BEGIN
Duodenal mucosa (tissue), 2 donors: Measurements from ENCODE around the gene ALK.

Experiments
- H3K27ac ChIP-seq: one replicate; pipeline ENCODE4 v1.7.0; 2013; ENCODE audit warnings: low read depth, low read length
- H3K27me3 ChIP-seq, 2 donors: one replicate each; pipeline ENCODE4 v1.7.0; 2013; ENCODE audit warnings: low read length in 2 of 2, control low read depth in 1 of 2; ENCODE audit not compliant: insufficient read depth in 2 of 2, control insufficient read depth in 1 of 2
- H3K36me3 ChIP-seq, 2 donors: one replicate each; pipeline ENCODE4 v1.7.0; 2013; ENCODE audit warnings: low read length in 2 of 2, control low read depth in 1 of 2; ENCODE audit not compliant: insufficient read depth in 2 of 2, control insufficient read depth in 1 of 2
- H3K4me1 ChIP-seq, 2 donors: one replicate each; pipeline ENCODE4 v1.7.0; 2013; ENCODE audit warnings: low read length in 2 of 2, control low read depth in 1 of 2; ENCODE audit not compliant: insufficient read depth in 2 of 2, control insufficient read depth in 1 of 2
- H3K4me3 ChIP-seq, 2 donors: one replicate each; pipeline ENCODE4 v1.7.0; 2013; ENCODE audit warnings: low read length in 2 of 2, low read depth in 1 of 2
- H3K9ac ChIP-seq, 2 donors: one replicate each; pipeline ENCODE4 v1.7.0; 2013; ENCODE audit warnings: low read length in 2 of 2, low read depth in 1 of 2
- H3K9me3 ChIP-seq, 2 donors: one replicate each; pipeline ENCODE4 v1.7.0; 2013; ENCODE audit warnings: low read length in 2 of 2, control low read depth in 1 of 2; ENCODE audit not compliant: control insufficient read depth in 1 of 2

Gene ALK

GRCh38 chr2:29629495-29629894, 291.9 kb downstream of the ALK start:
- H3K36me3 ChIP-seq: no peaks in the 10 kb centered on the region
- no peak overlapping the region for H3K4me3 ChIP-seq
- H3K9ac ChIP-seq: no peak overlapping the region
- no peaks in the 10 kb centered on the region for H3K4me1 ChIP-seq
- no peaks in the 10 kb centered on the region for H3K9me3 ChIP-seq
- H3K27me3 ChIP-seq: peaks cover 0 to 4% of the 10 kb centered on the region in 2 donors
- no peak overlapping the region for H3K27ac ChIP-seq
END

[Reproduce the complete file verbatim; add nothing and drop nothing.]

Duodenal mucosa (tissue), 2 donors: Measurements from ENCODE around the gene ALK.

Experiments
- H3K27ac ChIP-seq: one replicate; pipeline ENCODE4 v1.7.0; 2013; ENCODE audit warnings: low read depth, low read length
- H3K27me3 ChIP-seq, 2 donors: one replicate each; pipeline ENCODE4 v1.7.0; 2013; ENCODE audit warnings: low read length in 2 of 2, control low read depth in 1 of 2; ENCODE audit not compliant: insufficient read depth in 2 of 2, control insufficient read depth in 1 of 2
- H3K36me3 ChIP-seq, 2 donors: one replicate each; pipeline ENCODE4 v1.7.0; 2013; ENCODE audit warnings: low read length in 2 of 2, control low read depth in 1 of 2; ENCODE audit not compliant: insufficient read depth in 2 of 2, control insufficient read depth in 1 of 2
- H3K4me1 ChIP-seq, 2 donors: one replicate each; pipeline ENCODE4 v1.7.0; 2013; ENCODE audit warnings: low read length in 2 of 2, control low read depth in 1 of 2; ENCODE audit not compliant: insufficient read depth in 2 of 2, control insufficient read depth in 1 of 2
- H3K4me3 ChIP-seq, 2 donors: one replicate each; pipeline ENCODE4 v1.7.0; 2013; ENCODE audit warnings: low read length in 2 of 2, low read depth in 1 of 2
- H3K9ac ChIP-seq, 2 donors: one replicate each; pipeline ENCODE4 v1.7.0; 2013; ENCODE audit warnings: low read length in 2 of 2, low read depth in 1 of 2
- H3K9me3 ChIP-seq, 2 donors: one replicate each; pipeline ENCODE4 v1.7.0; 2013; ENCODE audit warnings: low read length in 2 of 2, control low read depth in 1 of 2; ENCODE audit not compliant: control insufficient read depth in 1 of 2

Gene ALK

GRCh38 chr2:29629495-29629894, 291.9 kb downstream of the ALK start:
- H3K36me3 ChIP-seq: no peaks in the 10 kb centered on the region
- no peak overlapping the region for H3K4me3 ChIP-seq
- H3K9ac ChIP-seq: no peak overlapping the region
- no peaks in the 10 kb centered on the region for H3K4me1 ChIP-seq
- no peaks in the 10 kb centered on the region for H3K9me3 ChIP-seq
- H3K27me3 ChIP-seq: peaks cover 0 to 4% of the 10 kb centered on the region in 2 donors
- no peak overlapping the region for H3K27ac ChIP-seq